Hannah Meyer, a Cold Spring Harbor Laboratory Fellow, and colleagues have published a paper in Nature Communications on how the human thymus synthesizes a list of healthy proteins that T cells should not attack. Her team identified, for the first time, the RNA molecules used to create this list that protects healthy tissue from T cells.
Their discovery may help identify key differences between efficient and flawed immune systems, and lead to improved autoimmune disorder treatments.
The development of central T cell tolerance in the thymus is mediated by the presentation of peripheral self-epitopes by medullary thymic epithelial cells (mTECs). This promiscuous gene expression (pGE) drives mTEC transcriptomic diversity, with non-canonical transcript initiation, alternative splicing, and expression of endogenous retroelements (EREs) representing significant but understudied contributors.
By high-throughput 5 cap and RNA sequencing, we map the expression of genome-wide transcripts in immature and mature human mTECs. Both mTEC populations demonstrate high splicing entropy, possibly influenced by the expression of peripheral splicing factors. EREs enriched in long terminal repeat retrotransposons are up-regulated during mTEC maturation, the latter often found near differentially expressed genes.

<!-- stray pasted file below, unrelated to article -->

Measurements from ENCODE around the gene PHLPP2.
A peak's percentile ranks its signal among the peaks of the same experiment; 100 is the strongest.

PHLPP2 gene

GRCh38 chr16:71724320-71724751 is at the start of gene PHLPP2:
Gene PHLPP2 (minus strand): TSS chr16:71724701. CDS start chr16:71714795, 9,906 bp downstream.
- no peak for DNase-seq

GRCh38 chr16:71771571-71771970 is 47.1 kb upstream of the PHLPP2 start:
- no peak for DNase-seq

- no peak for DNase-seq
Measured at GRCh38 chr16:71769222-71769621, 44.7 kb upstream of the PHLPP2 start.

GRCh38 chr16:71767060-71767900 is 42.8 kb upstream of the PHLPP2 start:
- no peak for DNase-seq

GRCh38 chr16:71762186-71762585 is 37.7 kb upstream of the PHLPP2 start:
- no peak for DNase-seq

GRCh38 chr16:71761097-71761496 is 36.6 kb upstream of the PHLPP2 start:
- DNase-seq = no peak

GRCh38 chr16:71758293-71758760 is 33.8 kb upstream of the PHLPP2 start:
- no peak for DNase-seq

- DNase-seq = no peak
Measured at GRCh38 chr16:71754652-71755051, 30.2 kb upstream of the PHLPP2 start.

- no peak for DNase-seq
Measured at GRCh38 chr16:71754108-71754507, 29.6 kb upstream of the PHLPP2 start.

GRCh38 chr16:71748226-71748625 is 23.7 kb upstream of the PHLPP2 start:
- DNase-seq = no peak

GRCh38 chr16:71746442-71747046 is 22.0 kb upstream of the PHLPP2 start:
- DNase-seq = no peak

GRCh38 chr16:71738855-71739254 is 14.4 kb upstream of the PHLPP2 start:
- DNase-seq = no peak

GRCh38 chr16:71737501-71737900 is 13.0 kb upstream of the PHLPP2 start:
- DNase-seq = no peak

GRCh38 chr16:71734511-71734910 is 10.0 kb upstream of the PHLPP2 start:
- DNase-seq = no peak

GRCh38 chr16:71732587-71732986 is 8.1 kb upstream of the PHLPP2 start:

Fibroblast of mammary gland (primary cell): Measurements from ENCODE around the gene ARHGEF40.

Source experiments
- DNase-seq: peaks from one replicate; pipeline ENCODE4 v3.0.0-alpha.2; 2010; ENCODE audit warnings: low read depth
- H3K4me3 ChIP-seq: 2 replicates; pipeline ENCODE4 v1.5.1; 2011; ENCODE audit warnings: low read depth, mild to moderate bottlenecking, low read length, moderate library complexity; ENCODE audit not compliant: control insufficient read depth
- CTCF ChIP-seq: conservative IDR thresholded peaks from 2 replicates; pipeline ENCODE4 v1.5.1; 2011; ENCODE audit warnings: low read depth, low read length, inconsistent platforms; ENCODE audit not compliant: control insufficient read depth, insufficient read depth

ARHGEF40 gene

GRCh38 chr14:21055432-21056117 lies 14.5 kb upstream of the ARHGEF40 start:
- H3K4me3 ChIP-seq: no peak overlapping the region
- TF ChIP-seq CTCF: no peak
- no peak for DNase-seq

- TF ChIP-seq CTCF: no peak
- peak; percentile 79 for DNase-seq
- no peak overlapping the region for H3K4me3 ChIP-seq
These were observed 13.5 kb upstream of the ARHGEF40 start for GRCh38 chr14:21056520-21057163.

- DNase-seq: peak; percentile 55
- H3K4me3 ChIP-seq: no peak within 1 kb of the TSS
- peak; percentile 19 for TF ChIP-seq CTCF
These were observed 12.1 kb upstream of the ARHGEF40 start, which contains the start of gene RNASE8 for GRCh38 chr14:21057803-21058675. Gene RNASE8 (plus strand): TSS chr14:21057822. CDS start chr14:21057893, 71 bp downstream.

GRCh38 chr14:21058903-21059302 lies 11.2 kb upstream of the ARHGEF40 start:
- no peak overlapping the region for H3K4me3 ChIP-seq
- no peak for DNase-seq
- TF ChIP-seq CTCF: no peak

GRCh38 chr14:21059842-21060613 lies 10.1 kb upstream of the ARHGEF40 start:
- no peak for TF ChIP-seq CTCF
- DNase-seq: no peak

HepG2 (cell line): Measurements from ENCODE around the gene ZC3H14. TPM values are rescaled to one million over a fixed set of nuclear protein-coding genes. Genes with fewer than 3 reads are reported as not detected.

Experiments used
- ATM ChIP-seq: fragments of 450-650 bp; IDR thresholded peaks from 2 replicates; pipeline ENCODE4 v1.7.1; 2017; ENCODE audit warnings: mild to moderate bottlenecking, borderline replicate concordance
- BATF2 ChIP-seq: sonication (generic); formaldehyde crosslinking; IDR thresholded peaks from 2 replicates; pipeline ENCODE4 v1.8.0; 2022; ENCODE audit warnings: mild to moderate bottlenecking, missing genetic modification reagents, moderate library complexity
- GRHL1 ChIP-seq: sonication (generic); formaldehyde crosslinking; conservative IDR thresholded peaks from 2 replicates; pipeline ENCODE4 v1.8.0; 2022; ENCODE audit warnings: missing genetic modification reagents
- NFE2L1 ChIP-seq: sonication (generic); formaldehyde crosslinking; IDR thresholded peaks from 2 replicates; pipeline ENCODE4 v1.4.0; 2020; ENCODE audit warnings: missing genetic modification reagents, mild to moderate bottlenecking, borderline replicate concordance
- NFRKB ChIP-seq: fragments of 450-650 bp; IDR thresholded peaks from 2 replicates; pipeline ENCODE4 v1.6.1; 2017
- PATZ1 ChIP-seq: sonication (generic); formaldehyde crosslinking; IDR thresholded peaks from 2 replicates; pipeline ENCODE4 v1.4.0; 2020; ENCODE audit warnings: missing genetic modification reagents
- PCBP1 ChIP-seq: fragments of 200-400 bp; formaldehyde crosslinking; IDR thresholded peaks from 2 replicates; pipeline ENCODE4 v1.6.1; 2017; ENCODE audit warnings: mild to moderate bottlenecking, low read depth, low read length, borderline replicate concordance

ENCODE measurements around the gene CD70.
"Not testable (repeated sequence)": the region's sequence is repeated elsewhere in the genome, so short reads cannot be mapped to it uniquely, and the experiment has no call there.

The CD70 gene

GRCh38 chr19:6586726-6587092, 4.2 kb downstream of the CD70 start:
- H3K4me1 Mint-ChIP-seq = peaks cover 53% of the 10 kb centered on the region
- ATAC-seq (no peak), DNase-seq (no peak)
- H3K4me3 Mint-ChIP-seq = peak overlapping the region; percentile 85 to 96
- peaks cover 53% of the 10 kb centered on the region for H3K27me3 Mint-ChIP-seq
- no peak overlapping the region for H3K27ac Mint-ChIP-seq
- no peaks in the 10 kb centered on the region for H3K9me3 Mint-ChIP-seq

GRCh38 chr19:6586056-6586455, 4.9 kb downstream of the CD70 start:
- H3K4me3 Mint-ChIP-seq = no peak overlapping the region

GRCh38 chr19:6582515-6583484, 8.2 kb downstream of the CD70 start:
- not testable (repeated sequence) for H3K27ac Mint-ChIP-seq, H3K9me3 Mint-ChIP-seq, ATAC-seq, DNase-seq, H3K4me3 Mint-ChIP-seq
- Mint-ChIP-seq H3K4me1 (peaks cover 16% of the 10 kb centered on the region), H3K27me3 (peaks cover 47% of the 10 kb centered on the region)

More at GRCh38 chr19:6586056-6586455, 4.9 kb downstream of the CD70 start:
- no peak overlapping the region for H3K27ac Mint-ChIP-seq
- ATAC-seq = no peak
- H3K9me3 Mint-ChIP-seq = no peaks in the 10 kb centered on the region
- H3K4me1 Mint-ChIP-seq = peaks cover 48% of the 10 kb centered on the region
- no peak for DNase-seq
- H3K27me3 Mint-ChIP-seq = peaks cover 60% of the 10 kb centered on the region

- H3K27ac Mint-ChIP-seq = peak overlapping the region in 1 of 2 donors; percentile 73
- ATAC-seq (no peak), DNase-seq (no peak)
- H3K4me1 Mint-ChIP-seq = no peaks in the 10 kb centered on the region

We provide an interactive public interface for examining mTECtranscriptomic diversity. Our findings therefore aid in the creation of a map of transcriptomic diversity in the healthy human thymus and may ultimately assist in the identification of thoseepitopes that contribute to autoimmunity and immune recognition of tumor antigens.
T cells must be trained to recognize all of the 20,000 different proteins present in the human body. No other organ in the human body produces all of the proteins necessary for their specific organ function.
Which proteins are made in which cells and tissues are usually strictly controlled, according to Meyer. Thymus cells make all of them to ensure that the immune system works correctly.
Meyer examines the thymus for its role in not only preventing autoimmune illnesses, but also in preventing infections and cancer. She hopes that further investigation of the proteins found in the thymus will help other researchers understand and treat these illnesses.
Hannah Meyer's research and how she manages the immune system may be seen in this article How does anyone stay healthy in a world full of germs?